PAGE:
Category Archives: Strategic Developments

14 May 1918 – Division Aérienne

The Royal Air Force was created back on 1 April 1918. Today the French went some way to concentrating their air power with Marshall Pétain issuing orders for the formation of the Division Aérienne under the command of Colonel Duval.

It consists of four groupings:the first contained two wings (Escadres 1 and 12), the second, three fighter and two bomber groups; the third, one wing (Escadre II); the last, two bomber groups, one of which was Italian.

Duval however argued against using the new Division as a strategic bombing force, which the British had just created in the Independent Force. Instead he was aware that individual aircraft could not inflict damage on ground targets alone. He wanted to be support the army by massing forces for concentrated attacks on military targets such as railway stations, supply dumps, assembly points and so on in the enemy rear with the aim of inflicting damage but also hoping to force German fighters to come out to be destroyed in turn.


13 May 1918 – Independent

Today the Air Council informed the War Cabinet that, in their opinion, the time had arrived to develop an Independent Force for large-scale bombing attacks on Germany.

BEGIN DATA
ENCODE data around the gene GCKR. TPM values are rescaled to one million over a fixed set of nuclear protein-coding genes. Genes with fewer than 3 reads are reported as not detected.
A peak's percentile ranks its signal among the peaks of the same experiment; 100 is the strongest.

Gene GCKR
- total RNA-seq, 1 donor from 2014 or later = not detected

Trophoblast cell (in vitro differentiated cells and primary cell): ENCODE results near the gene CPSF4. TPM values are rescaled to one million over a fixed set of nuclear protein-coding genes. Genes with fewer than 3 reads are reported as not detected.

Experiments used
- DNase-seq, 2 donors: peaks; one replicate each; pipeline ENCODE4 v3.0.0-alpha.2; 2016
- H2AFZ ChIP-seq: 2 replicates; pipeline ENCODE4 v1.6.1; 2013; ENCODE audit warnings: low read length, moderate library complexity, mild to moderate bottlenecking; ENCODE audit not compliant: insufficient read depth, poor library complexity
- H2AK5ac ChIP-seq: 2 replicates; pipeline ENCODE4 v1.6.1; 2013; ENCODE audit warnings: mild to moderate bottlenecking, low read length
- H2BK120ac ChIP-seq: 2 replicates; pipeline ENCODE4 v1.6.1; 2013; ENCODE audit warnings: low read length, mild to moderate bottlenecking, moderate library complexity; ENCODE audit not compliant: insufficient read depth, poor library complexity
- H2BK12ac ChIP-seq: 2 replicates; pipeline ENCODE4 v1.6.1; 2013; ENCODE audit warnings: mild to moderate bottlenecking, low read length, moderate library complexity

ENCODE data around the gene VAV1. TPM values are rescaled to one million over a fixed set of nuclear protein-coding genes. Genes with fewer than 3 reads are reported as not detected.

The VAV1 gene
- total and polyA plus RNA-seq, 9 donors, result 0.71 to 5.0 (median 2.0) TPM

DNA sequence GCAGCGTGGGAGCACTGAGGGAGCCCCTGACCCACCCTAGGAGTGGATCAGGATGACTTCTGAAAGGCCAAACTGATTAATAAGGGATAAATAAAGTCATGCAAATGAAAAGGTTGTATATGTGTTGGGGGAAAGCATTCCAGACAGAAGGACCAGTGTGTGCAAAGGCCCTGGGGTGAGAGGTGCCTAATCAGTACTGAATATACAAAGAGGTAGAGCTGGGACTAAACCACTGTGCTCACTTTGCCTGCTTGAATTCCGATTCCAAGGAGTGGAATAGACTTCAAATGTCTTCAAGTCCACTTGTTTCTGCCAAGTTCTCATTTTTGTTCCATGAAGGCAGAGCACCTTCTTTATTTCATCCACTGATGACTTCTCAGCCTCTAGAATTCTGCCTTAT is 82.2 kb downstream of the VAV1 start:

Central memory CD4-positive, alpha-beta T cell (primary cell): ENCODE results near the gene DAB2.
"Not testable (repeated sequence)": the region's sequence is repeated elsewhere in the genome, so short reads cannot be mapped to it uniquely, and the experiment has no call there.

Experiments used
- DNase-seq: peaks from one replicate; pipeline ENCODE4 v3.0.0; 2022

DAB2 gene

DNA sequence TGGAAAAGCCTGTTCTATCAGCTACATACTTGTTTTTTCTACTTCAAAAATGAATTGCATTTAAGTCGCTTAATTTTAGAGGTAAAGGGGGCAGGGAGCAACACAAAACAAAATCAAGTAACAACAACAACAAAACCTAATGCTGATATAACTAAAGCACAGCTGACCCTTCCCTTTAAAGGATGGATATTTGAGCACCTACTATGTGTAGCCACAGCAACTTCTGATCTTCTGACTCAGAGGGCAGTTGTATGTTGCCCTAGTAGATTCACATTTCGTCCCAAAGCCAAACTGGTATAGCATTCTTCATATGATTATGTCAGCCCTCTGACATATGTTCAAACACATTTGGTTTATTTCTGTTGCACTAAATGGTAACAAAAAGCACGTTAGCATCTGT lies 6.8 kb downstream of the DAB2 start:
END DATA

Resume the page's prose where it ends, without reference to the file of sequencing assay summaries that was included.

They proposed, therefore, to organize the existing 41 Brigade into a separate command under Major-General Hugh Trenchard who would work directly under the Air Ministry.

Trenchard had finally agreed to command the Force. The Minister was glad to be relived of the pressure to find something for Trenchard to do. Trenchard would report directly to the Minister, partially to avoid Army Headquarters from interfering and partially to avoid any conflict with Frederick Sykes, now the Commander in Chief of the RAF following Trenchard’s resignation. Sykes and Trenchard did not get on, sharing wildly different views of the role of the RAF.

In someways it is a surprise that Trenchard took the job at all as he was firmly firmly opposed to Strategic Bombing unless the Armies in the field had been defeated. Sykes however was a supporter of a wider role for the RAF, and the new Force was, at least partly his creation.